In all of these campaigns, and many more that I haven't mentioned, the primary landing craft was the standard ship's boat. This could carry infantry, and some artillery and supplies, but it was not suited to quick loading and unloading, and it was totally unable to carry horses, important to provide mobility and scouting once ashore. There were a few specialized transports built on an experimental basis, but the ancestors of the modern landing craft wasn't developed until the War of the Pacific, which saw a major amphibious operation as the Chileans moved north into Peru.

By the dawn of the 20th century, the traditional amphibious operation was doomed. Improved communications and transportation allowed the defender to respond much more quickly, and the traditional, slow landing was no longer feasible. How these challenges were met will form the next part of our tale.

1 Accounts of the battle are rather confusing, as is common for ancient battles. I'm not going to bother sorting them out.

2 Citing a fiction series may sound kind of weird, but even I think that O'Brian is sometimes too obsessed with detail.


  1. February 04, 2018John Schilling said...

    I'm not sure it should count as an "ancestor of the modern landing craft" as it was apparently forgotten and then reinvented, but the Byzantines and other Mediterranean powers of the 9th-13 centuries had a type of ship called the tarida/taride that is frequently described as being capable of deploying mounted soldiers directly onto a beach using a bow ramp. I don't believe anyone has discovered an intact wreck to understand exactly how this was done.

  2. February 04, 2018bean said...

    Interesting. Sort of a proto-LCT/LST. Unfortunately, nobody has yet written a good history of amphibious warfare in general, so this post had to be strung together from a mediocre wiki article and some articles in various military history journals. I had never heard of those, and I’m sort of amazed that they didn’t spread. I may look into it more.

    Doing a bit of digging, it looks like they were backed onto the beach and the troops landed over the stern. This is oddly parallel to some LST concepts, although oars work a lot better than tractor props on a ship.

  3. February 04, 2018Johan Larson said...

    I'm surprised amphibious landings against prepared defenders work at all.

    Small boats and landing craft are really vulnerable, disembarking troops are exposed, and bringing really heavy gear like artillery is very difficult. You'd think a successful amphibious landing would require either smashing the defenders to rubble or catching them completely by surprise, or else it would be all Dieppe all the time.

    But that's not how things work. Landings against prepared defenses succeeded in both the European and Pacific theaters of WWII. So I must be missing something. But what?

  4. February 04, 2018bean said...

    There's a reason my description of those methods by analyzing Tarawa ran a full post.

  5. February 05, 2018Alsadius said...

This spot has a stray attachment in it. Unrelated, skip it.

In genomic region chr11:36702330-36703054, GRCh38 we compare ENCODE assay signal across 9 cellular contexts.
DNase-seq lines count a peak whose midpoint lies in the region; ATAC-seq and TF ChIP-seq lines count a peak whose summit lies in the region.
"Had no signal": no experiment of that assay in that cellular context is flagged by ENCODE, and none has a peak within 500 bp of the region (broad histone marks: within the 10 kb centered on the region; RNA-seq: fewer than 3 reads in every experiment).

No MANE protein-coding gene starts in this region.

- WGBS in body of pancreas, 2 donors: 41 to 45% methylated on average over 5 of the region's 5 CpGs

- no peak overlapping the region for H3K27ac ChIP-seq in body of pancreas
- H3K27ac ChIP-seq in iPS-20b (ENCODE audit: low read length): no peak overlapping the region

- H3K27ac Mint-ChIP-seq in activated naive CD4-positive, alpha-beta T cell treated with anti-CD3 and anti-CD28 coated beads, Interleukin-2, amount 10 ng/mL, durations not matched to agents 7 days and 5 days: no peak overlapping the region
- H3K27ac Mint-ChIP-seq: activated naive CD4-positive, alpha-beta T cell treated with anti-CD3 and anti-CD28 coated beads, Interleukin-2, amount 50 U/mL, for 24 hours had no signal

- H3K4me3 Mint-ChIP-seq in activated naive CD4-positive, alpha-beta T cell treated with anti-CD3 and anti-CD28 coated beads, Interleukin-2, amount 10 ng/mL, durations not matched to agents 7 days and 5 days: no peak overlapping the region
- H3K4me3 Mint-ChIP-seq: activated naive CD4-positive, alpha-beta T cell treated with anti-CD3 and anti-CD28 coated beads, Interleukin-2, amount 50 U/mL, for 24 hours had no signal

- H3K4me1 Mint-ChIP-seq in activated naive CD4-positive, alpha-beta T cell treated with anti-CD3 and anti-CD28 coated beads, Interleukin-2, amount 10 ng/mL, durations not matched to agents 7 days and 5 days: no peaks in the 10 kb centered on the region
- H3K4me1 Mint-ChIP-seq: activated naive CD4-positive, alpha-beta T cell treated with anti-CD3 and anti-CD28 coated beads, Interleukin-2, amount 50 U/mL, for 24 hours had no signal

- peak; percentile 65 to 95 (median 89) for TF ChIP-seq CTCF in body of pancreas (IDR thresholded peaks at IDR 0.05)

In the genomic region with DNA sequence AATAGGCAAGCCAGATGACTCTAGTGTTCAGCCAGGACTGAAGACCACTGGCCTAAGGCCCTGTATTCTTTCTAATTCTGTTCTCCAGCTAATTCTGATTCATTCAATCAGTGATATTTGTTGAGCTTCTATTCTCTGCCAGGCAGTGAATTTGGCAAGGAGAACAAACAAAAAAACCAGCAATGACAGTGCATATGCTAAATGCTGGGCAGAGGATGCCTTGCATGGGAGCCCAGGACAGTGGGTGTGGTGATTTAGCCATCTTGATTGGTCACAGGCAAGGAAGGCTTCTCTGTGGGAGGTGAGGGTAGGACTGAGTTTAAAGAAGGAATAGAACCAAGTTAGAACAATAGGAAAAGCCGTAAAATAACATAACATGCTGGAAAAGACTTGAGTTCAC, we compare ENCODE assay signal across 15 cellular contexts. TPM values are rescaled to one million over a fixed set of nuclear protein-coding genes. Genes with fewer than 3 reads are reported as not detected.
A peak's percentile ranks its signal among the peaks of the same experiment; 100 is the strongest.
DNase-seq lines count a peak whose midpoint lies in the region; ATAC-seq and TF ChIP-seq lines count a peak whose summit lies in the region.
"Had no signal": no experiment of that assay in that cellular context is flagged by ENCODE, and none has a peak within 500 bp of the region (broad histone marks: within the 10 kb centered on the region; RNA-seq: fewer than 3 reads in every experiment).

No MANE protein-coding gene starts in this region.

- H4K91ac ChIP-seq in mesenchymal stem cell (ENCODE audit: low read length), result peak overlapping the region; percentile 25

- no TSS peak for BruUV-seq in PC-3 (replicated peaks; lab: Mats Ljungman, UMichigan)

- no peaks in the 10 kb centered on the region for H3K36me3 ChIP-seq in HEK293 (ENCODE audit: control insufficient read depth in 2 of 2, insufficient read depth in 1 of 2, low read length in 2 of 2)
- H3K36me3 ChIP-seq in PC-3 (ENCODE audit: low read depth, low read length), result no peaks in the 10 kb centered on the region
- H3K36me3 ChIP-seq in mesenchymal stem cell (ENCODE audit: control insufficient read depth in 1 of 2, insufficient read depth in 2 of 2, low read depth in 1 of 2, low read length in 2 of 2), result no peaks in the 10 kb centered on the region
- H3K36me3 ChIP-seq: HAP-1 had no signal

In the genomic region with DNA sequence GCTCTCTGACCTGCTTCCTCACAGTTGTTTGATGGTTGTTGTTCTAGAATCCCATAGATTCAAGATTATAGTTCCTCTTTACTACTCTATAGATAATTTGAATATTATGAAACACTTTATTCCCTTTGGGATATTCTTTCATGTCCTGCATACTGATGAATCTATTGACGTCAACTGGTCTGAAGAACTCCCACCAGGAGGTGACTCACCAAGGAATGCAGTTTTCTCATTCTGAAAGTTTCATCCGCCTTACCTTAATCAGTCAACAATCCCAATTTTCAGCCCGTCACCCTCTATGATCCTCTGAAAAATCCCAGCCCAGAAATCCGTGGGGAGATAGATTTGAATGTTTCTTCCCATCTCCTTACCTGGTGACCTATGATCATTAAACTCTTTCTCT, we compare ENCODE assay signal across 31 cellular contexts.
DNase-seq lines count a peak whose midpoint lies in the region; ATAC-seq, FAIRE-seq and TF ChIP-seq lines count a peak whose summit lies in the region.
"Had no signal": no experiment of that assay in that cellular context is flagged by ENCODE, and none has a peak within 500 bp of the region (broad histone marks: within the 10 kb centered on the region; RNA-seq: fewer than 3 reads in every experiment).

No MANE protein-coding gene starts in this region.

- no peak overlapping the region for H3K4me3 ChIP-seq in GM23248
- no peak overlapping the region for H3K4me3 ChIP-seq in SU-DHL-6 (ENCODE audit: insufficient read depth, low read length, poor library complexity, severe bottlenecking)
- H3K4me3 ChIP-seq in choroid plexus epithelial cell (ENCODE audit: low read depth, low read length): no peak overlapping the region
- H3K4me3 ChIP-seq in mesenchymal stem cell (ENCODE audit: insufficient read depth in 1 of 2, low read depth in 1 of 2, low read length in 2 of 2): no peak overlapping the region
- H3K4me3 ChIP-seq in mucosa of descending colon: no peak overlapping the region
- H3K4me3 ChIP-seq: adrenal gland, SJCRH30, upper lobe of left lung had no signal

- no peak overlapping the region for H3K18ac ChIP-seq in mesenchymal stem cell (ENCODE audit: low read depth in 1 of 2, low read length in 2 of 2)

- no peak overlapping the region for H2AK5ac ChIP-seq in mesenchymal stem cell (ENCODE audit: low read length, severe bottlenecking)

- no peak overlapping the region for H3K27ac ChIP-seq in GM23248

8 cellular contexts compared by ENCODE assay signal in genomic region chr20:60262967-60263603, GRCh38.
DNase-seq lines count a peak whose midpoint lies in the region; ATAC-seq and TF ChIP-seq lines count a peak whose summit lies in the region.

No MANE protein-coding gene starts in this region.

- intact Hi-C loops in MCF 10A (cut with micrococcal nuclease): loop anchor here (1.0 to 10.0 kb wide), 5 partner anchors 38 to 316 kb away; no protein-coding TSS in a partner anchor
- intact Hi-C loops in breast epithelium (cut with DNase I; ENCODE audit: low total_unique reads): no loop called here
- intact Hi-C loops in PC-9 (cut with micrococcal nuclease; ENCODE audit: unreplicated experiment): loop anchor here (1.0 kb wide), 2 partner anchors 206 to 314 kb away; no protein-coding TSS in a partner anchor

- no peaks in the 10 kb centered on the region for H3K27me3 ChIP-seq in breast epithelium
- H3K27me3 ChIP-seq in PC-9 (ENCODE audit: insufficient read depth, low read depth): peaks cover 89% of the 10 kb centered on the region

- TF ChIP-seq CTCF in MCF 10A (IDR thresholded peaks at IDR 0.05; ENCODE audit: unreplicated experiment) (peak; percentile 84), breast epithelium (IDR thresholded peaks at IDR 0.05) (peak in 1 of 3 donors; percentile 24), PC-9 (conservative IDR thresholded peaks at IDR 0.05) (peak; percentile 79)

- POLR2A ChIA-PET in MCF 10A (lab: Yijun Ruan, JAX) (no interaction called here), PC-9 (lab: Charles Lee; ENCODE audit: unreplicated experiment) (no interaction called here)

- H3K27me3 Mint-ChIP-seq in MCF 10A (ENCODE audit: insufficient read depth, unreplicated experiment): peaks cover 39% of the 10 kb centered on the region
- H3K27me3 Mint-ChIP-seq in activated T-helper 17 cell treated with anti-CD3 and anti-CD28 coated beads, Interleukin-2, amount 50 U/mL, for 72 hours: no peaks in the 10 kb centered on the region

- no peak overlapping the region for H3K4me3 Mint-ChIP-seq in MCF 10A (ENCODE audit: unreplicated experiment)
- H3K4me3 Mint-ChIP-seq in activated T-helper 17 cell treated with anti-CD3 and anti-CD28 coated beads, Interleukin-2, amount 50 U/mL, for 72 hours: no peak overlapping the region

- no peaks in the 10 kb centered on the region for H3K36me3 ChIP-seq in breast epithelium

Johan: Concentration of force is the big equalizing factor. Consider D-Day - the Allies landed 156,000 men on a coastline about 100km long. France alone has about 3400km of coastline, plus another 500km or so in the Low Countries. Not all of that is suitable for landing, for reasons both geographic and logistical, but if we assume that there was the equivalent of 1000km that was plausible to land on(and given all the different landing ideas that got tossed around and taken seriously by Germans, that seems reasonable), they'd need 1.5 million men deployed in fixed positions to meet force with force in a hypothetical open-field battle. That's far too many, and could never be sustained. In the actual battle, they had about 50,000 in the area.

    On top of that, sea and air power can be thrown at a small area in nearly limitless quantities. The D-Day landings had over 1200 warships of various sorts and over 2200 bombers. That's a hell of a lot of fire support.

  6. February 05, 2018bean said...


    It's more than that, though. 3:1 is the traditional ratio of attacker to defender that you need for an offensive, but amphibious landings put the attacker at a big disadvantage. Firepower helps, but it ultimately comes down to lots and lots of staff work to make sure that you have enough men, supplies, and firepower in the right place at the right time and that everyone can talk to each other. An amphibious landing has a lot more moving parts than any other military operation. And you need good troops and good training to make sure you don't get bogged down on the beach.

  7. February 06, 2018Tony Zbaraschuk said...

    A lot of amphibious operations attempted to bypass defenses by landing, say, outside a city, or away from the defenders, and then proceeding to their destination. They still often had failure modes.

    And, really, the Trojan War is the first amphibious operation on record -- remember Hector trying to burn the Greeks' ships?

  8. February 06, 2018bean said...

    A lot of amphibious operations attempted to bypass defenses by landing, say, outside a city, or away from the defenders, and then proceeding to their destination. They still often had failure modes.

    And that's what made pretty much everything here work. But as the force/space ratio got higher, and the defenders became better able to respond, it became less viable. And then there were things like Pacific islands, which just had no flanks.

    And, really, the Trojan War is the first amphibious operation on record -- remember Hector trying to burn the Greeks’ ships?

    Yes, and I left off the various amphibious operations during the Punic Wars, too. But the Trojan War is semi-mythical, and it didn't make the point about getting off the beaches.